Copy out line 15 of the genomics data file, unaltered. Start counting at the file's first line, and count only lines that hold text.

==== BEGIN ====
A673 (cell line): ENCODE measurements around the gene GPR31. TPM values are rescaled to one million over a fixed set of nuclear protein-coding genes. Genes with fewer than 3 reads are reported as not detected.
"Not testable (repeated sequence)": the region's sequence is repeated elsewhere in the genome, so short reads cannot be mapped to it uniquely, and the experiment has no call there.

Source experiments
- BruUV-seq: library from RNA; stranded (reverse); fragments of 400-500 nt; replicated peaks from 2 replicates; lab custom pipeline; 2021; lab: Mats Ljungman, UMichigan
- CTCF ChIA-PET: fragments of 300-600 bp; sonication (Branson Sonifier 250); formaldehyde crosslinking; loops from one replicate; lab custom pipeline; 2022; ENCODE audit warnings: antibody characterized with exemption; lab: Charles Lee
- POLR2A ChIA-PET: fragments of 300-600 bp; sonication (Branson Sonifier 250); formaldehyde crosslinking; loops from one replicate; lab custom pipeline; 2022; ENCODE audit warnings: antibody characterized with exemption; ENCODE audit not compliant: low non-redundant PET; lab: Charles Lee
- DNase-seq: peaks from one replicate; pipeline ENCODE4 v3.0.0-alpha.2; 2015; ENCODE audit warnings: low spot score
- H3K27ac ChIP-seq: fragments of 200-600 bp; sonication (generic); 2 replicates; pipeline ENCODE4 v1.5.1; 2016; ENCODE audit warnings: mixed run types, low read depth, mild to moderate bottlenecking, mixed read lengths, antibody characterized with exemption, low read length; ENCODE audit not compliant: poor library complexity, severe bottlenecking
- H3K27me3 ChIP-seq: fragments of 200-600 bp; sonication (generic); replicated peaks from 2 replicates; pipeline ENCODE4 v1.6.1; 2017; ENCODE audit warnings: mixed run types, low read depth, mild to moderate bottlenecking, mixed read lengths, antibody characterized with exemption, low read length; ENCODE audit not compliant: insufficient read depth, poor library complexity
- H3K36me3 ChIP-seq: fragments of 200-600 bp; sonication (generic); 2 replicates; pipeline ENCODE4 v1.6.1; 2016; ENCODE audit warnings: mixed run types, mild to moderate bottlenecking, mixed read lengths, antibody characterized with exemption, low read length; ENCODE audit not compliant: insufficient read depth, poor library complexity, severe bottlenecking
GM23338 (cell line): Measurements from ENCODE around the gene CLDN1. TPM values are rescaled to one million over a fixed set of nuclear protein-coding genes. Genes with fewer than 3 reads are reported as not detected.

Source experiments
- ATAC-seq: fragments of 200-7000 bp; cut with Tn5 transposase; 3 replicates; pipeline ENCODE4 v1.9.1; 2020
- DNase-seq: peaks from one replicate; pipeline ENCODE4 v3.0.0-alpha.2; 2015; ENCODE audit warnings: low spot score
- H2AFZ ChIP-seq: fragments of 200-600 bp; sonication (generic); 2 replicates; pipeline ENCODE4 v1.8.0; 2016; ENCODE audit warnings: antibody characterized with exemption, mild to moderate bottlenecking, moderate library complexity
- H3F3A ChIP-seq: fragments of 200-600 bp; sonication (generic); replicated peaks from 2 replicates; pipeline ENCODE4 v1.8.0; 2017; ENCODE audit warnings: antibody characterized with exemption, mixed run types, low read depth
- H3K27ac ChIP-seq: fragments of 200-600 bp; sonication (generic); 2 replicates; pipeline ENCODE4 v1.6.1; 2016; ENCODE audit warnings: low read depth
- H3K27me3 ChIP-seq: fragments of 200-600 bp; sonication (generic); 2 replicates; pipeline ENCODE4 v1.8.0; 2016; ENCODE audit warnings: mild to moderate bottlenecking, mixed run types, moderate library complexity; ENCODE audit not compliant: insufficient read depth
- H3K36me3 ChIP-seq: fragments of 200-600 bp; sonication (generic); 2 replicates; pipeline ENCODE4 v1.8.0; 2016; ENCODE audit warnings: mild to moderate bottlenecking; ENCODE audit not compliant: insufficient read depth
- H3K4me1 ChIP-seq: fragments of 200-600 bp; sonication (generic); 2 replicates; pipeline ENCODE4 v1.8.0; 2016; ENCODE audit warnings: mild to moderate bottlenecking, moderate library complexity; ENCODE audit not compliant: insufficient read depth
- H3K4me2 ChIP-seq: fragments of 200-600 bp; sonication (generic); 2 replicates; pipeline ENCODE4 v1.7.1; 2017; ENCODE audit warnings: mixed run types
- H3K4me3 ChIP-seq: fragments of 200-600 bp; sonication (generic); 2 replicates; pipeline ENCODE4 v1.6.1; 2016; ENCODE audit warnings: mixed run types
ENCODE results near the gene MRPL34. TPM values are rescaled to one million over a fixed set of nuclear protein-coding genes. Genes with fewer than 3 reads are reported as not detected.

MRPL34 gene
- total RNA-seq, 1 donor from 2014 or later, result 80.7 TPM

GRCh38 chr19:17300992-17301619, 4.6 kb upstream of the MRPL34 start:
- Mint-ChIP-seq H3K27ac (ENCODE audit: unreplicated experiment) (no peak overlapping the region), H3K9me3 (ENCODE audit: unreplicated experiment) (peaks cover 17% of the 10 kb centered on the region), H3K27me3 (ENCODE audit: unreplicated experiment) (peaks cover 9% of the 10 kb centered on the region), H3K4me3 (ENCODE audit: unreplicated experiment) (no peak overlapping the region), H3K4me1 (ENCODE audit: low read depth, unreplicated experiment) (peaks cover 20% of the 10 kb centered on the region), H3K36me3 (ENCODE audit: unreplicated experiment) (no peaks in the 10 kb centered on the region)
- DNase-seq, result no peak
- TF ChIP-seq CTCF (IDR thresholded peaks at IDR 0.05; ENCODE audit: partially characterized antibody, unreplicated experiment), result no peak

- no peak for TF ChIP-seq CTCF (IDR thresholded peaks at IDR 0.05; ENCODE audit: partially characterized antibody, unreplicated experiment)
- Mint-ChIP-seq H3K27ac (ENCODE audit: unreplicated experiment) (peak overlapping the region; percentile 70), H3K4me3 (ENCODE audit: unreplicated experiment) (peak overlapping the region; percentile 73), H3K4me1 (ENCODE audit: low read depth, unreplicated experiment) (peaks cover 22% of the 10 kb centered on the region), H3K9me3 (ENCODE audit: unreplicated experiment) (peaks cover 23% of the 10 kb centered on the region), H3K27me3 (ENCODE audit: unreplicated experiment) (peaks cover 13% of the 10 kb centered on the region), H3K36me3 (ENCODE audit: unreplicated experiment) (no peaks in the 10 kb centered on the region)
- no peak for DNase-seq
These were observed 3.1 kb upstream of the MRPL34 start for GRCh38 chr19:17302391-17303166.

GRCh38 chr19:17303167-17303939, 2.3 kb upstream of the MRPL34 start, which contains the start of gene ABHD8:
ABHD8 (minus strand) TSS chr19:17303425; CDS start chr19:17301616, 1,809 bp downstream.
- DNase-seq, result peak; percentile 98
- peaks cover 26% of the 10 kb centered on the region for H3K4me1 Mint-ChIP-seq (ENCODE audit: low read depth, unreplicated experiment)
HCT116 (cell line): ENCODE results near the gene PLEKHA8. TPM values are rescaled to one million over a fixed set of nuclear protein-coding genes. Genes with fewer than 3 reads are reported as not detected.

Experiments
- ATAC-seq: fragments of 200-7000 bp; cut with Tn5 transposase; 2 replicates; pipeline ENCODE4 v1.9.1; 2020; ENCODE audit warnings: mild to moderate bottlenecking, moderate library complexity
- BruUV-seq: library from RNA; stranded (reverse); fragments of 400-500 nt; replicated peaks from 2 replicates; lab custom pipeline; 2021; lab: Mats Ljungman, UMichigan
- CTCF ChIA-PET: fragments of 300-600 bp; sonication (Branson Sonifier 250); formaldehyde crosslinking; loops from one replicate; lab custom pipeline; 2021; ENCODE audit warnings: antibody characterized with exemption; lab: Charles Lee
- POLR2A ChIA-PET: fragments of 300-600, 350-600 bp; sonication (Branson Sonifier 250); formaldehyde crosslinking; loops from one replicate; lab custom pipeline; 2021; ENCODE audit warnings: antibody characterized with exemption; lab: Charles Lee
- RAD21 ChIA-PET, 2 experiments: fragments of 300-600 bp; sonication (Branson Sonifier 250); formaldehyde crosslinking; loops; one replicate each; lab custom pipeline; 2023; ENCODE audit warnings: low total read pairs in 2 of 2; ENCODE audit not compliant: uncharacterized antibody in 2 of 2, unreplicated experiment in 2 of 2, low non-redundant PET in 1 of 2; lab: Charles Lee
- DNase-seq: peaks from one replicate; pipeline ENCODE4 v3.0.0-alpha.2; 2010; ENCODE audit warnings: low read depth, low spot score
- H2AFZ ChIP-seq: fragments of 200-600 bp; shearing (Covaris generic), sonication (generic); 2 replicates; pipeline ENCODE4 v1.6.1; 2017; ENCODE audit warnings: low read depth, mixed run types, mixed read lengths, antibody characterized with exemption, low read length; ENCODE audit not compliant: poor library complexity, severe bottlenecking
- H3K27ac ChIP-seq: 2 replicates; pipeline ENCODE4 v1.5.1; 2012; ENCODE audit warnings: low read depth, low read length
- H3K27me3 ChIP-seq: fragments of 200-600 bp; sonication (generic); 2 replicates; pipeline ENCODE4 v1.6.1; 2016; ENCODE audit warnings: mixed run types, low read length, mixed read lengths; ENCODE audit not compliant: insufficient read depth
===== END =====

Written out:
- H2AFZ ChIP-seq: fragments of 200-600 bp; sonication (generic); 2 replicates; pipeline ENCODE4 v1.8.0; 2016; ENCODE audit warnings: antibody characterized with exemption, mild to moderate bottlenecking, moderate library complexity